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Public art and its impact on our lives

The Bottom Line

  • Public art is accessible to all, outside the conventional museum and gallery system. 
  • It aims to beautify cities, improve the quality of life of residents and enhance communities and heritage. It also aims to animate cities, bring people together and foster engagement and interaction through creative practices. 
  • For a public art project to be successful, community involvement is essential. 

It is well known that the arts in general - music, painting, literature, film, etc. - have beneficial effects on the quality of life of seniors and help reduce social isolation and loneliness. (1; 2) Arts can raise awareness of various situations or issues and change prejudices, for example, about seniors and aging.

However, these studies rarely refer to public art. Public art is visually and physically accessible to the public. It is installed in public space in outdoor and indoor settings. Think of sculptures erected downtown, giant murals on the walls of buildings, ephemeral art festivals in parks... 

Public art leaves few people completely indifferent. It can move, amuse, make people think, confuse, cringe, and sometimes even shock... 

But what does research tell us about the effects of public art on cities, places and people's lives?

What the research tells us

A recent systematic review of 50 articles examined the topic.(3) The studies reveal that public art can have eight categories of effects: 

1. Creating public spaces 

Public art helps make cities inviting and safe places to live, work and play. Community engagement is central to the process of creating works in public space, as the physical, virtual or imaginary spaces created must allow people to identify with them. 

2. Society

Public art can connect the past, the present and the future by fostering collective memory and civic pride. It can help open dialogue, make collective decisions, cultivate community spirit and promote social cohesion and inclusion. 

3. Culture 

Public art can promote access, participatory engagement and appreciation of cultural heritage, its preservation and the transfer of knowledge. 

4. Economy

Public art can contribute to a city's brand image. It can boost creative industries and cultural tourism, which helps stimulate the local economy.

5. Sustainability

Many cities and their inhabitants are threatened by pollution, earthquakes, fires or floods. Artists can promote sustainable living by sharing ecological values and raising awareness of environmental risks.

6. Well-being

Public art can humanize cities and places. It can foster happiness and improve well-being through the creation of social connections and community spirit. It can help reduce stigma and enable sharing among community members, which promotes collective healing, resilience and hope.

7. Wisdom 

Public art can encourage reflection and create educational opportunities by cultivating critical thinking, awakening people to the ways in which they might effect change, addressing collective issues (for example, poverty, violence, climate change) through creative means, and fostering civic engagement.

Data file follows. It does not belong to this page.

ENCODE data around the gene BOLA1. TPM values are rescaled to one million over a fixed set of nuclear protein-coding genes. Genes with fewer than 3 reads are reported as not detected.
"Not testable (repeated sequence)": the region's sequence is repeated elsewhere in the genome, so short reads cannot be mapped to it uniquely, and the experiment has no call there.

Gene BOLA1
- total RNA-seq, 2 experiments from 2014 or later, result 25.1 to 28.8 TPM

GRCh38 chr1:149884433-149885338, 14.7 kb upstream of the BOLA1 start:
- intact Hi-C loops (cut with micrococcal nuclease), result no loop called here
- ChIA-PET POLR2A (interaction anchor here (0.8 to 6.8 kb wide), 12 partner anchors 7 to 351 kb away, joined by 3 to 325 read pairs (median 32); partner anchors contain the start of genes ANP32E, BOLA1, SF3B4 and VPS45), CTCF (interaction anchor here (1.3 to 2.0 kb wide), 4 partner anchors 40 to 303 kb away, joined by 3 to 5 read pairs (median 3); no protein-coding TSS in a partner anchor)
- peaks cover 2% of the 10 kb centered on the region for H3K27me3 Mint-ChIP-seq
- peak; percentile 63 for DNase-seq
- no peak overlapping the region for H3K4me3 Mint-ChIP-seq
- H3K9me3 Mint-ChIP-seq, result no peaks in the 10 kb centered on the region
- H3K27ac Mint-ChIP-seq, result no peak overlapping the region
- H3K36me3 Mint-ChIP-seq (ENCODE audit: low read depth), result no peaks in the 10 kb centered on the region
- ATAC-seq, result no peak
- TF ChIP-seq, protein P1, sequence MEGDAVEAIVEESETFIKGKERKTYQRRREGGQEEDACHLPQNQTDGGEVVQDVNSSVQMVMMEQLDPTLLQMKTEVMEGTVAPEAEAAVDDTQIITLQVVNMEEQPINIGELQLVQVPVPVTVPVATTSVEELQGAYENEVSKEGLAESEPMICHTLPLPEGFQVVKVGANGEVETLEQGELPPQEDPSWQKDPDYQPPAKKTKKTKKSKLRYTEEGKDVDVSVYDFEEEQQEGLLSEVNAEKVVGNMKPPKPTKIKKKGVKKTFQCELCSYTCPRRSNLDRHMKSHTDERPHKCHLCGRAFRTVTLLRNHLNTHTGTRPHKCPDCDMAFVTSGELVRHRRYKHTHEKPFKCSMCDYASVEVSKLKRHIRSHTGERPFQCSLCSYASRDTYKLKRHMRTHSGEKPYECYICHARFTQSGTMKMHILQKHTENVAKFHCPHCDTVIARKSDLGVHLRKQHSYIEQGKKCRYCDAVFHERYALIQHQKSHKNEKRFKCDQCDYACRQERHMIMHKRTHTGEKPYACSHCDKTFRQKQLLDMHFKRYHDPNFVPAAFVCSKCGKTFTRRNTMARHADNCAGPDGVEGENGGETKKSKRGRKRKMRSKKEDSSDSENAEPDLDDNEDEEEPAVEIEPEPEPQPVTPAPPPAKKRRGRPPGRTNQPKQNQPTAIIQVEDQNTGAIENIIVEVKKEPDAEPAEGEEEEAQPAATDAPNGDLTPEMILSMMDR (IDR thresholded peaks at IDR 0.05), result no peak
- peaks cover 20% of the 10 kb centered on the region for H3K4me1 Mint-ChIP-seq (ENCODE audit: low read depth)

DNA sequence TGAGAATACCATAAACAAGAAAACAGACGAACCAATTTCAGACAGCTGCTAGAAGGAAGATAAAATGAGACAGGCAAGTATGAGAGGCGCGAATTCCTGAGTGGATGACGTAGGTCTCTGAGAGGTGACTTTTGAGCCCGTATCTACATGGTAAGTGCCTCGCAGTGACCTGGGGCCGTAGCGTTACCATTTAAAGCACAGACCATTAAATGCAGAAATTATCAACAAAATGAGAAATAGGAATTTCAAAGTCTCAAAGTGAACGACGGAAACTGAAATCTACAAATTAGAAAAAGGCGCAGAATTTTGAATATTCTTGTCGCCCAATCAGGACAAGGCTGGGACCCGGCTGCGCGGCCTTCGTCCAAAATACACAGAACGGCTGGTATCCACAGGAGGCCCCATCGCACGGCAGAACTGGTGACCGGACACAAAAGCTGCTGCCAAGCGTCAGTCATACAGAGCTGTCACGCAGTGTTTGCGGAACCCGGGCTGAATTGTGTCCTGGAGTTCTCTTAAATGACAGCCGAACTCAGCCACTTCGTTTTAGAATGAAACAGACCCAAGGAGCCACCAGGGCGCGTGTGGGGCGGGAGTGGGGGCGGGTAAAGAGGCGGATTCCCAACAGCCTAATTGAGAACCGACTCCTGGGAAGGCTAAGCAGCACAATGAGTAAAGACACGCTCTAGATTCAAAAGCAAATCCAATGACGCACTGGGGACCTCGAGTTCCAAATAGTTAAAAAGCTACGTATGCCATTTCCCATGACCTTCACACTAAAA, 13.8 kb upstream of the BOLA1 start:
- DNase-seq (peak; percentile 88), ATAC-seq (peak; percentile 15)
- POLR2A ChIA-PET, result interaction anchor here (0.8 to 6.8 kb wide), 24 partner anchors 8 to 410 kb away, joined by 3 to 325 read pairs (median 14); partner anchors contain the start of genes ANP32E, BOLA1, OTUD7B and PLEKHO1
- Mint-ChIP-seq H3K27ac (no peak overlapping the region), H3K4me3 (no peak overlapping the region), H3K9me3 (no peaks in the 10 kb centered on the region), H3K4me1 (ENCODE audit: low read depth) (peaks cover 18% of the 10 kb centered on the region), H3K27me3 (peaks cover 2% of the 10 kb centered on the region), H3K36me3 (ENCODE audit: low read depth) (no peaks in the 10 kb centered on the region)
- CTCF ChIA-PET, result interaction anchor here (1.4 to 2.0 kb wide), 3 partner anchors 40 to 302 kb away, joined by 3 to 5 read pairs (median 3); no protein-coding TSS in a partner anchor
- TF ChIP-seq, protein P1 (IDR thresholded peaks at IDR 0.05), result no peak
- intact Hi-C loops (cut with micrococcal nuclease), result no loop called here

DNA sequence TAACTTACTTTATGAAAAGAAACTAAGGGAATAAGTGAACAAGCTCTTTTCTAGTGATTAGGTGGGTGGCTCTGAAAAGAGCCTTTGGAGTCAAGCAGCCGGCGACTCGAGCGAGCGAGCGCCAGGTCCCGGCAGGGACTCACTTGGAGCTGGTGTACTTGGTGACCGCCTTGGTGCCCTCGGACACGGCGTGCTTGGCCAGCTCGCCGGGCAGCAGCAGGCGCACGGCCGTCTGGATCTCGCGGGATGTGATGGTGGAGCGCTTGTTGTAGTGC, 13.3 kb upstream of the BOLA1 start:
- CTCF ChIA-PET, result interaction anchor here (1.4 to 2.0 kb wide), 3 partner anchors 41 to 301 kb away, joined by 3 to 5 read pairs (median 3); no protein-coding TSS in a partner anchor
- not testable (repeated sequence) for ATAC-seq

8. Innovation

Some public art projects can inspire innovation by proposing alternative solutions that change people's lives for the better. Such works transcend disciplinary boundaries and their effects are felt in artistic, societal, scientific and technological fields. Today, public art is displayed in hybrid spaces, both online and offline, including social media, web platforms, mobile applications, digital technologies, and artificial intelligence to enhance the human experience of creation and engagement. 


Public art can have a variety of effects on cities, places and people. It can create experiences that are seen, felt, heard, touched or sensed. In this way, it can transform public spaces and communities. 

Perhaps there is a piece of public art in your neighborhood or city that makes you smile, cringe or scratch your head... Maybe you'll see it in a different light?



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References

  1. Curtis A, Gibson L, O’Brien M, Roe B. Systematic review of the impact of arts for health activities on health, wellbeing and quality of life of older people living in care homes Dementia. 2018; 17(6): 645-669.
  2. Lane J, Julier G, Duffy L, Payne A, Mansfield L, Kay T, John A, Meads C, Daykin N, Ball K, Tapson C, Dolan P, Testoni S, Victor C. Visual art and mental health: a systematic review of the subjective wellbeing outcomes of engaging with visual arts for adults ("working-age", 15-64 years) with diagnosed mental health conditions London: What Works Centre for Wellbeing; 2018.
  3. Cheung M, Smith N, Craven O. The impacts of public art on cities, places and people’s lives, The Journal of Arts Management, Law, and Society, 2022, 52:1, 37-50,

DISCLAIMER: These summaries are provided for informational purposes only. They are not a substitute for advice from your own health care professional. The summaries may be reproduced for not-for-profit educational purposes only. Any other uses must be approved by the McMaster Optimal Aging Portal (info@mcmasteroptimalaging.org).

Many of our Blog Posts were written before the COVID-19 pandemic and thus do not necessarily reflect the latest public health recommendations. While the content of new and old blogs identify activities that support optimal aging, it is important to defer to the most current public health recommendations. Some of the activities suggested within these blogs may need to be modified or avoided altogether to comply with changing public health recommendations. To view the latest updates from the Public Health Agency of Canada, please visit their website.

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